Weight-Loss Wars: Men vs. Women

Are the sexes really different when it comes to losing weight

By Kathleen Zelman, MPH, RD, LD
WebMD Weight Loss Clinic - Expert Column

Sometimes, it just doesn't seem fair. It seems like we women can just look at a decadent dessert and feel our hips widening, while all a man has to do is cut back his portions a little and watch the numbers on the scale drop.

Why do men lose weight faster than women? Or is that just a myth? Just for fun, we decided to take a look at sex differences -- real and perceived -- in the weight loss wars.

One big difference between the sexes lies in food preferences, according to Katherine Tallmadge, RD, the author of Diet Simple. "Men love their meat, and women are attached to carbohydrates," she says.

That doesn't mean one type of eating has the edge, however. "I individualize eating plans to allow both men and women to enjoy their preferences for carbs or protein, providing they select the healthy versions," says Tallmadge, who is also a spokeswoman for the American Dietetic Association. Another difference Tallmadge sees in her practice is that women tend to be fairly knowledgeable about food and calories, while the men don't think much about nutrition.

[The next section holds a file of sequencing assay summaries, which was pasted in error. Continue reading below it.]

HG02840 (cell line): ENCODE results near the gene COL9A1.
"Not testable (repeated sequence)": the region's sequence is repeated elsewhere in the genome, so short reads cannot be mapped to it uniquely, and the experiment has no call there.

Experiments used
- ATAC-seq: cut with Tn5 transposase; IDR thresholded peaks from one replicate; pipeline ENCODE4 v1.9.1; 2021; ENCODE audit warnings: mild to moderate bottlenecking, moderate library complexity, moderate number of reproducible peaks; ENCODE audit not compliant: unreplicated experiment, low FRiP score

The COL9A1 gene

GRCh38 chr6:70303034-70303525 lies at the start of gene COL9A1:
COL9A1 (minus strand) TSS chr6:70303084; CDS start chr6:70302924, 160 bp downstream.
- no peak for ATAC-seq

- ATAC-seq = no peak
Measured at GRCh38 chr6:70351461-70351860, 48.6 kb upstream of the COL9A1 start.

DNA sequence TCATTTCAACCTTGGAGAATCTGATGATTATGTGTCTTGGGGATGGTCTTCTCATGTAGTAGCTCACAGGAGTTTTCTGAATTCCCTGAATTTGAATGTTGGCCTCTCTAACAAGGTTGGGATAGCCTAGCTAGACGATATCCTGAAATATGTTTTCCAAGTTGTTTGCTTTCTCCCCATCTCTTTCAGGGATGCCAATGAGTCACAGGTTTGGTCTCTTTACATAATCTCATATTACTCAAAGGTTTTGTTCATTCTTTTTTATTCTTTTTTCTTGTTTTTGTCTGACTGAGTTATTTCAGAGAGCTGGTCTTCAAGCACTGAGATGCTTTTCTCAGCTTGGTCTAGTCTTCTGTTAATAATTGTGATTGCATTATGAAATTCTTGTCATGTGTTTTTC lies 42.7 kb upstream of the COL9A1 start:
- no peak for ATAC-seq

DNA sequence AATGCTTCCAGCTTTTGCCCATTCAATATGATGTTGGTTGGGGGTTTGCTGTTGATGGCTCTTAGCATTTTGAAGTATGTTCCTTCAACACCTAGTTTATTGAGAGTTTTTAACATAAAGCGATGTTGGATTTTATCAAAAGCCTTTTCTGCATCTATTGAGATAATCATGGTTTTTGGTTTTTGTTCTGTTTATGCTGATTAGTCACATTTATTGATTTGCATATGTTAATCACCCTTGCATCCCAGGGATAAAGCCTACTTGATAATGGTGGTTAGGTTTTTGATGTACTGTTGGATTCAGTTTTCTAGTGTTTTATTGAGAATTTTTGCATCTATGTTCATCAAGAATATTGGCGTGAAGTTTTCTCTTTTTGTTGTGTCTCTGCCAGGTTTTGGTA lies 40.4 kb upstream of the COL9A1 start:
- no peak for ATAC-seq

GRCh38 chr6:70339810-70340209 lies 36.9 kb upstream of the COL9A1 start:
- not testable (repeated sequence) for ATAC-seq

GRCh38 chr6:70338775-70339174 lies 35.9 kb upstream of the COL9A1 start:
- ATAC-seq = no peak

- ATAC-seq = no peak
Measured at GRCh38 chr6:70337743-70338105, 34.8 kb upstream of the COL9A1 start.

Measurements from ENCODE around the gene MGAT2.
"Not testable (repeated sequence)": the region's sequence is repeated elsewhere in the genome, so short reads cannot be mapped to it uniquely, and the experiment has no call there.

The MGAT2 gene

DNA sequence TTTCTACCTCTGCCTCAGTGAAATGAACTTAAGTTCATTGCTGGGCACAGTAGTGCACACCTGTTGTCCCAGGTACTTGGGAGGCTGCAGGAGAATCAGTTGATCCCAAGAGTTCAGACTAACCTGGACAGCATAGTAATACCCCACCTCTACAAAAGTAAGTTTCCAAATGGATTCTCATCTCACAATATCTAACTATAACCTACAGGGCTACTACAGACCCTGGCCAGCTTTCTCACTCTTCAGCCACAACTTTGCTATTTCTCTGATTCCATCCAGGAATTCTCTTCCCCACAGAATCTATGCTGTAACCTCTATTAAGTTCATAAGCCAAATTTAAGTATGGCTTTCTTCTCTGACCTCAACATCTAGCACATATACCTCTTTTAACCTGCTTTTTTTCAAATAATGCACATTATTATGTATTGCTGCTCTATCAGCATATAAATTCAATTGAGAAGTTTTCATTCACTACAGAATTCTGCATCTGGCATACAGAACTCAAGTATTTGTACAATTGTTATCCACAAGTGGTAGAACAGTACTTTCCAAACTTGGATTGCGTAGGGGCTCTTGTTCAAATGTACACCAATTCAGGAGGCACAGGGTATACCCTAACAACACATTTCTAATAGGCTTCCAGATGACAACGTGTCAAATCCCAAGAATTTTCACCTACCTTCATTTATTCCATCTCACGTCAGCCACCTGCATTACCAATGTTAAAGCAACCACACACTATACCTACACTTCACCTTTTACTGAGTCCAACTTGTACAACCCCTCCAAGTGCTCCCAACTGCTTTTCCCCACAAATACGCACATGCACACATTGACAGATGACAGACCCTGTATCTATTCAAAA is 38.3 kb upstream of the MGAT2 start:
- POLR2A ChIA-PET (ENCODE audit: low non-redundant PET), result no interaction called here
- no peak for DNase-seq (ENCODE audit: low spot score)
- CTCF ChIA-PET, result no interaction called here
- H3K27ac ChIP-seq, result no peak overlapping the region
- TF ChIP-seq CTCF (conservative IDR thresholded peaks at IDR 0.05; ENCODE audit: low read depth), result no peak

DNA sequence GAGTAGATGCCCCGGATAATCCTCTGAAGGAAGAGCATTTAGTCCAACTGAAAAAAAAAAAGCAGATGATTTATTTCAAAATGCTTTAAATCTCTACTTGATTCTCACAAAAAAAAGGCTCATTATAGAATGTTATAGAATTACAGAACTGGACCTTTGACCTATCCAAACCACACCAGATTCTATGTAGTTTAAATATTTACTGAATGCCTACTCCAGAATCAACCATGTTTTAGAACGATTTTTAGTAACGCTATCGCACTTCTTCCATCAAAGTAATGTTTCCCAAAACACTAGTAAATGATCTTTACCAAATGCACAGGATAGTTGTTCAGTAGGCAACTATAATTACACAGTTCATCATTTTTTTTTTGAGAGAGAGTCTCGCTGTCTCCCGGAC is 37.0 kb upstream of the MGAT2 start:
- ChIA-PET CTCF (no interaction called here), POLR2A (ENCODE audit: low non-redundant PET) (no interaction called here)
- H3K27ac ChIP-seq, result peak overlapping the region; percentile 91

"As soon as the men start paying attention to healthier food choices, they tend to get quick results," says Tallmadge. Call it beginner's luck!

There are some weight loss tricks that work equally well for both sexes, she says.

Both women and men who have been skipping breakfast usually get quick results when they add a healthy breakfast into their plan, observes Tallmadge. "I also advise everyone to divide their eating plans equally so that one-third of their calories is eaten before lunch."

Let's Get Physical

The simple truth is that men are larger and have more muscle than women due to the hormone testosterone. They are genetically designed to have a higher percentage of muscle and less fat -- which works in favor of keeping them fit and allowing them to eat more calories.

But with a little work, women can even up the odds a bit. To build more muscle and get your engine revving, pick up some weights and start pumping. You'll increase your muscle mass and decrease your fat stores by doing strength training at least twice a week.

Not only will strength training build muscle mass and help you burn more calories, but it will also strengthens your bones, preventing osteoporosis -- a disease primarily of women. (And, of course, it gives you a more shapely physique.)

There is at least one area where women have the edge, weight-wise. When men deposit fat, it most often goes to their middles, while women's excess weight tends to settle below the belt and in the middle. And it turns out that the "pear-shaped" body has a health advantage over the "apple": Those who carry extra fat mostly around their middles are at higher risk of developing heart disease than those who are bottom-heavy.

Who's Minding the Kitchen?

Many women come home from work and head straight to the kitchen to prepare dinner. I'm often one of them -- and, as I imagine many men do, my husband usually enjoys the newspaper until he is called for dinner.